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Getting along with PPR

28 November 2018Jonathan Faurie
Vickie Lange

Vickie Lange

One of the key pieces of legislation that the Financial Sector Conduct Authority (FSCA) announced during 2018 was the impending implementation of a new set of the Policyholder Protection Rules (PPR). The new PPR will have a significant impact on group risk policies. The changes that the revised PPR will bring was discussed at the 2018 Alexander Forbes Hot Topics Seminar where Vickie Lange, Head of Institutional Best Practice at Alexander Forbes Investments, spelled out what insurers can look forward to.

Data protection

Lange pointed out that in order to communicate meaningfully with policyholders, insurers would require certain information about those policyholders from retirement funds or employers. 

“At the very least, this information should include the policyholder’s name, identity number, and their contact details which would include email addresses, and cell phone numbers when they are available. This information is personal in nature and is subject to the Protection of Personal Information Act (POPIA). In this regard, the new PPRs require an insurer to have an effective data management framework in place,” said Lange. 

She added that where the personal information of members is assigned to third parties, it would be the insurer’s responsibility to conduct due diligence on those third parties to ensure compliance with its (the insurers) data protection responsibility. 

Walk the line

If anything, the revised PPRs will ensure that insurers walk a very specific line that will be dictated by the FSCA. 

“The data protection management framework envisaged in the new PPRs should include appropriate strategies, policies, systems, processes and controls relating to the processing of personal information of policyholders. Schedules are currently provided to insurers on a monthly basis to ensure that the current levels of cover are in place. At the moment, these do not extend to the level of information that is set out by legislation,” said Lange who added that insurers are already in the process of requesting the relevant additional information from policyholders. 

The data framework also deals with the transfer of data between the various parties that are involved in the process. All parties must abide by the rules set out by POPIA. “the PPR will allow an insurer to make direct contact with policyholders, but only if the communication is about the group risk offering that they insure,” said Lange. 

She added that in terms of POPIA, insurers may not use the data for any other purpose other than the purposes stipulated in the agreement entered into with the retirement fund or the employer.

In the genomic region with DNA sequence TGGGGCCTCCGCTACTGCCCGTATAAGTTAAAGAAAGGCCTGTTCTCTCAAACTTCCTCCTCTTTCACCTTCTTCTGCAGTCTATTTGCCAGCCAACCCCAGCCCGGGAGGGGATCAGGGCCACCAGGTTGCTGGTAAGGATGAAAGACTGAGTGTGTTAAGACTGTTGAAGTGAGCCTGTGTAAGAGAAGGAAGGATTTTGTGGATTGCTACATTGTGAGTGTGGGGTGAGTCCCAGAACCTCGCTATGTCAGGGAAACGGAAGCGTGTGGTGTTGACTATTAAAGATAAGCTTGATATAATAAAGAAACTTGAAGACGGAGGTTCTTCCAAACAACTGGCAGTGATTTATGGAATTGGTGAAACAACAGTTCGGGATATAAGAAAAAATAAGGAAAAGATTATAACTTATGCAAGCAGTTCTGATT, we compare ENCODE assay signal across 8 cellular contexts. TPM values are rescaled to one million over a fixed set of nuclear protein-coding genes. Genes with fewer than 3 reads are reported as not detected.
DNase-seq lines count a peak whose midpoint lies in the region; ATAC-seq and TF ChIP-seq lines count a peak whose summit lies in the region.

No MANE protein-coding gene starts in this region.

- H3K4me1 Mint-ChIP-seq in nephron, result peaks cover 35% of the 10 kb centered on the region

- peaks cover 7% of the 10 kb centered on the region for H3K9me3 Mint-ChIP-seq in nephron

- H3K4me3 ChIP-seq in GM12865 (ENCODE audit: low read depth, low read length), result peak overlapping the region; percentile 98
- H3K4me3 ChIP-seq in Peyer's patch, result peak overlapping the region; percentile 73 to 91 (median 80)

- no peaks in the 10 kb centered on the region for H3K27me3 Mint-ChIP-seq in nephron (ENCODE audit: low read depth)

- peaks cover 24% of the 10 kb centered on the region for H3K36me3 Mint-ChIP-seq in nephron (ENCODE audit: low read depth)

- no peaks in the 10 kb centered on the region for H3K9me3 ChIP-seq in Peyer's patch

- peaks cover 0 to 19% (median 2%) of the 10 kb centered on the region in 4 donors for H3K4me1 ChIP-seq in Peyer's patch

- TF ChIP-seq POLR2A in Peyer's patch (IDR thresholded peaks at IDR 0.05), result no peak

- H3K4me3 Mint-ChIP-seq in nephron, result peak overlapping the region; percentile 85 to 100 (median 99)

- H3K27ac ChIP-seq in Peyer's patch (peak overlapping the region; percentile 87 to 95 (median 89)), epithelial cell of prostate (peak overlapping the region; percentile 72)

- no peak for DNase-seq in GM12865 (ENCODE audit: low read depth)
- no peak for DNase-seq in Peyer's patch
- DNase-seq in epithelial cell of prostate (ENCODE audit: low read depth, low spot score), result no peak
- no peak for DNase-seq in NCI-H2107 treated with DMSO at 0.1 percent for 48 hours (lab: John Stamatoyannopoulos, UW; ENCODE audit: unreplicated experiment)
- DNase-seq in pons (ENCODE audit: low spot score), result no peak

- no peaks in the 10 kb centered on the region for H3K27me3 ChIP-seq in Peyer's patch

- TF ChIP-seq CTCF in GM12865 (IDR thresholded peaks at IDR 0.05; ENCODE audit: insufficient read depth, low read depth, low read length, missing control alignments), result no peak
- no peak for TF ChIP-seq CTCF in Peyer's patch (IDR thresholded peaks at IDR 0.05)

The above rules have prompted reviews of insurers data frameworks to also help with the reporting requirements to the FSCA. 

The claims management spotlight
The claims management process of group risk policies will be placed under the spotlight with the new PPRs. 

“The PPR rules will require an insurer to establish, maintain and operate an adequate and effective claims management framework to ensure the fair treatment of policyholders and claimants. Once established, the claims management framework must be regularly reviewed. The insurers board of directors must allocate the responsibilities of handling claims adequately trained and experienced employees,” said Lange. 

The insurer then needs to establish an internal process of claims decisions escalation and review. If an insurer has made a decision to accept, repudiate or dispute a claim or its quantum, the insurer must notify the claimant within ten days. 

“Where a claimant makes further submissions in line with an insurer’s claims escalation or review process, an insurer has up to 45 days to make a decision and to communicate its decision to the claimant. Where a claimant fails to institute legal action against an insurer for a period of three years, prescription applies,” said Lange. 

Once a claim has been instituted, an insurer is required to communicate with claimants and policyholders. In addition, an insurer must put appropriate reporting processes in place to ensure compliance with any prescribed requirements for reporting client’s information. 

The bottom line

The above stipulations may seem as if the FSCA is once again placing a heavy administrative burden on insurers. And this may very well be the case. However, we need to look at the big picture. 

The FSCA may be pedantic about certain issues, but it is being done with the ultimate goal of creating an industry that is beneficial to clients. If insurers follow the new PPR properly, they will be placing the client at the heart of their business. 

Clients have always been at the heart of insurance, but this always meant different things to different companies, and that is where the problem originated. This is why the FSCA is being pedantic. 

Editor’s Thoughts:
Will the new approach of the PPR when it comes to group risk policies benefit the industry? Please comment below, interact with us on Twitter at @fanews_online or email me your thoughts jonathan@fanews.co.za.

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